It is exactly this contrast of fun and fatality that makes Dungeons of Dredmor such a fantastic title and one of the best roguelikes to be released in 2011. It will be fun to see what the wisecracking game wizards at Gaslamp have in store for us next.

Author’s Bio: Ryan is a guest blogger who likes to write about everything from social media to gaming to how to get deals using Dell coupons for gaming computers and other accessories. He also writes for the Blog Content Guild.

Interview with Brasilian pixel artist Cecilia Favo de Mel

Roguelike games’ developers often concentrate on the gameplay, depth and innovative mechanics leaving something to be desired in visual aspects. This is not to say user interfaces are not improving. They are, but even quite advanced games usually do not receive tile graphics. Sometimes author can do the art himself well enough. Another possibility is to get someone else to do the hard work.

With the recent update 1.6.1, Mario Donick’s roguelike RPG “LambdaRogue” also received a new graphical tileset, which improves overall experience especially for those players who don’t stick with puristic ASCII mode. In this interview, Cecilia talks about her work.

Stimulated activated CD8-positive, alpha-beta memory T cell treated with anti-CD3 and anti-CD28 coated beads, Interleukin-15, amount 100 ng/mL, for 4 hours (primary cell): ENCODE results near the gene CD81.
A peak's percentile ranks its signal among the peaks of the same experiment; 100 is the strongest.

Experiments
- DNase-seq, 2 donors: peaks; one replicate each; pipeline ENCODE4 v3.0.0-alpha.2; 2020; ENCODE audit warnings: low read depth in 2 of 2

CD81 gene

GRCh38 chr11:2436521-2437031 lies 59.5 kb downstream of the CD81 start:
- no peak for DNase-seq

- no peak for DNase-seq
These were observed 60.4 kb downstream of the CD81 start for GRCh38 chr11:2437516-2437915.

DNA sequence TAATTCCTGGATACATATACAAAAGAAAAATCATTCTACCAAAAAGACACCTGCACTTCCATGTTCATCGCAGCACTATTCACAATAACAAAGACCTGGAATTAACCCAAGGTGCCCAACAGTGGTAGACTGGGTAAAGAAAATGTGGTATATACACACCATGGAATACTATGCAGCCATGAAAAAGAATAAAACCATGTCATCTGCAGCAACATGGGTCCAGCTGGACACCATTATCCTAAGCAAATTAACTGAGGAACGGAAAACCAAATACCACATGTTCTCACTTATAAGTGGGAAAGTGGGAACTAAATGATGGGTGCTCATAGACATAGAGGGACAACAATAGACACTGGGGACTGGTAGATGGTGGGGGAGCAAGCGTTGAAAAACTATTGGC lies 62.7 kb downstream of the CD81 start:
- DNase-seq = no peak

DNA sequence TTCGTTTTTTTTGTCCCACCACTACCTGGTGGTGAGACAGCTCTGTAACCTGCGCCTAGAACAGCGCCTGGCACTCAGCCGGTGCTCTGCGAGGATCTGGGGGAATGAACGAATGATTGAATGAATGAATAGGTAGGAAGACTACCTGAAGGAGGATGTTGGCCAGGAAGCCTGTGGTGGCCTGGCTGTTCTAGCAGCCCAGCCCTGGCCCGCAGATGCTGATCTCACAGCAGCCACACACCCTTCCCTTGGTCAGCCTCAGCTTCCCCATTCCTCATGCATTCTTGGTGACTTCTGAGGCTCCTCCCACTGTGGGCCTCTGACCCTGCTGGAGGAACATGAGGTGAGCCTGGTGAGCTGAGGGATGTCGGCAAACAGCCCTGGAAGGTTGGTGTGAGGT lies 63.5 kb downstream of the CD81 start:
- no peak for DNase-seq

Mario Donick: First of all, can you tell our readers some basic things about yourself, like your name, age, living place, occupation?

Cecilia Favo de Mel: Hi Mario and thanks, well, name, Cecilia Souza Santos. I am 30 years old, live in São Paulo – Brasil. My occupation is pixelartist – really, that is my full time job, though I have no fixed contract so always freelancing on small contracts.

M: Have you always been an artistic person?

C: Well yes, when I was a kid I loved to draw cars since I always loved machines, and tending to fictional machines made me draw even more until I tried organic stuff and then got my first computer with Paint on it… XD

M: When did you start creating graphics for video games?

C: Well you could say around 2000 for my own projects on rpgmaker, but by then I was into pixelart for about 10 years already, just with no application before. But professionally, or rather, for other games, around 2007.

M: RPGmaker? Do you still use this tool, or are there any games done by you available?